Late afternoon on the front porch Tiny assumes the sphinx pose that is her birth right.
“This department, I think, is way behind our curve in this and that’s an area where I think we have a lot of room for improvement," Defense Secretary Robert Gates told reporters yesterday in a discussion of the ways new social networking services like Twitter and Facebook have been facilitating transmission of fast-breaking news within and outside of Iran:
"And if you can’t text, then you Twitter. And my guess is in some of these countries that the leadership is kind of like me: I don’t have a clue what it’s about,” Gates said, chuckling.
All eyes and ears, she is ever on the alert for Donald Rumsfeld's "unknown unknowns."
Ouch. His predecessor Donald Rumsfeld's words come to mind:
As we know,
There are known knowns.
There are things we know we know.
We also know
There are known unknowns.
That is to say
We know there are some things
We do not know.
But there are also unknown unknowns,
The ones we don't know
We don't know.
Intellectually incurious talking heads snickered at the time, but our own beloved Rummie's words resonate, and the irony of Secretary Gates's words is doublefold:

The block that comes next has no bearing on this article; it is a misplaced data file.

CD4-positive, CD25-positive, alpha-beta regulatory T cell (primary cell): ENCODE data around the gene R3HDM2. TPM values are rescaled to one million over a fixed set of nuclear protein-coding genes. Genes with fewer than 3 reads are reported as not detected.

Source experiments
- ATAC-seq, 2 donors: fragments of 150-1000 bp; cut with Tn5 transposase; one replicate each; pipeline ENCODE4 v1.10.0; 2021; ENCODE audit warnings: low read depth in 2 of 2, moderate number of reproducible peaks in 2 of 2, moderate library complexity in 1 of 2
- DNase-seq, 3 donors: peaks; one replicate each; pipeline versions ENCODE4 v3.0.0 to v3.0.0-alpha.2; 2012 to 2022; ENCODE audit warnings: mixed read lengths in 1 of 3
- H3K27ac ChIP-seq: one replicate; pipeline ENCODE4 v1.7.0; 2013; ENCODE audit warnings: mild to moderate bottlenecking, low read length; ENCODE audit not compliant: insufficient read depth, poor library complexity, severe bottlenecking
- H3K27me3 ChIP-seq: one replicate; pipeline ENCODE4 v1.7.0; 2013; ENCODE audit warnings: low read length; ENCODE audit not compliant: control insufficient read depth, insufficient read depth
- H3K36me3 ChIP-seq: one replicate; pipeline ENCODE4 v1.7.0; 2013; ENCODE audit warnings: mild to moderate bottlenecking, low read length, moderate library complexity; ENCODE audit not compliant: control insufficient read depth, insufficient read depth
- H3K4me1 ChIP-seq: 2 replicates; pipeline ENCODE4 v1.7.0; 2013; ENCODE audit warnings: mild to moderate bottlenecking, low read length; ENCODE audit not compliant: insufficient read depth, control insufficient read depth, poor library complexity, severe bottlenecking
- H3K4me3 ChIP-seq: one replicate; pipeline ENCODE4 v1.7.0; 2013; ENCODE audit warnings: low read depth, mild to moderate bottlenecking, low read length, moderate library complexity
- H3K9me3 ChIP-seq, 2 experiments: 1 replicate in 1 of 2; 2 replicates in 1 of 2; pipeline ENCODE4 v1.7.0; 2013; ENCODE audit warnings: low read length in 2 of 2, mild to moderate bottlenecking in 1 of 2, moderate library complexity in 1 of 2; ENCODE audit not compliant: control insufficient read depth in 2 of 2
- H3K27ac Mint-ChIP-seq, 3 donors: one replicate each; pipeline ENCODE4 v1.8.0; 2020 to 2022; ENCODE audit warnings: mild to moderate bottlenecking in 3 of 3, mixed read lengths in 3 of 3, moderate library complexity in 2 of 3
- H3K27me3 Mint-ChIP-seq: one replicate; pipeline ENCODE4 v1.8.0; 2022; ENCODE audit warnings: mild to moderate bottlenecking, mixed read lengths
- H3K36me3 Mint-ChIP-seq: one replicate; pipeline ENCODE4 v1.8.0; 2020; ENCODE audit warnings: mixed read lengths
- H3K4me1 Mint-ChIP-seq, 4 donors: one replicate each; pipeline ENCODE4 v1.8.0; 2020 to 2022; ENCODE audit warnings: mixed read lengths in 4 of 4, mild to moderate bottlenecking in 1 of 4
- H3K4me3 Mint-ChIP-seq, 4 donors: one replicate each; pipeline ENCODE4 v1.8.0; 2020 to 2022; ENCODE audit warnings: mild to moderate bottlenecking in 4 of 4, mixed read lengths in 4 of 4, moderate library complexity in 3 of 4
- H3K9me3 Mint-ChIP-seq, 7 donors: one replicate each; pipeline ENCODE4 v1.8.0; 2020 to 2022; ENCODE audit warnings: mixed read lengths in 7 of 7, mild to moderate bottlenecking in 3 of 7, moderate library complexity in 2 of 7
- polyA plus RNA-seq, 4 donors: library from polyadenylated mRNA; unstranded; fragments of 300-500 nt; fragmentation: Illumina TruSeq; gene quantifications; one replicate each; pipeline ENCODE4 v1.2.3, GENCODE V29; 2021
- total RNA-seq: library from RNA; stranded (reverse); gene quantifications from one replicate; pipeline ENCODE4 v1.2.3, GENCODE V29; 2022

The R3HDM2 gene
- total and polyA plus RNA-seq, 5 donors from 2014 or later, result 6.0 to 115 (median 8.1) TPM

1. Even as Gates properly acknowledges that Twitter makes it hard for authoritarian governments to jackboot free cyberspeech, he ignores his boss's "sledging strategy of intimidation" designed to discredit domestic dissent, from Fox News and talk radio on down to us bloggers and anti-statist tea partiers.
2 Chuckling over not having a clue about how the younger generation is keeping in touch is dangerously pathetic.
Fortunately, as BayNewser reports [via The Anchoress], over at the State Department there's a "27-year-old whiz kid whose job is to advise the State Department on how to use social media to promote U.S. interests in the Middle East":
And imagine our further surprise when we learned this young gentleman wasn't one of Barack Obama's social media geniuses, but instead was a Condi Rice pick hired specifically to advise the State Department on young people in the Middle East and how to "counter-radicalize" them.
According to the New York Times, it was Jared Cohen, a member of the Policy Planning Staff, who contacted Twitter on Monday, inquiring about their plan to perform maintenance in what would be the middle of the day, Iran time. Following that contact, Twitter decided to postpone their maintenance so that it would take place in the middle of the night Iran-time, even though that meant it would be the middle of the day U.S. time.
Somewhere we read that Twitter says their decision to defer maintenance was independent of government intervention, and we know that Twitter users bombarded the site with thousands of requests asking that they delay the maintenance downtime. But whether or not a call from the State Department was the determining factor, it's encouraging to know that a Gen Xer like Cohen is on the case:
"Iranian young people are one of the most pro-American populations in the Middle East,” Cohen told the New Yorker. “They just don’t know who to gravitate around, so young people gravitate around each other.”
More's the pity that the Leader of the Free World's "Choice is not to choose on Iran."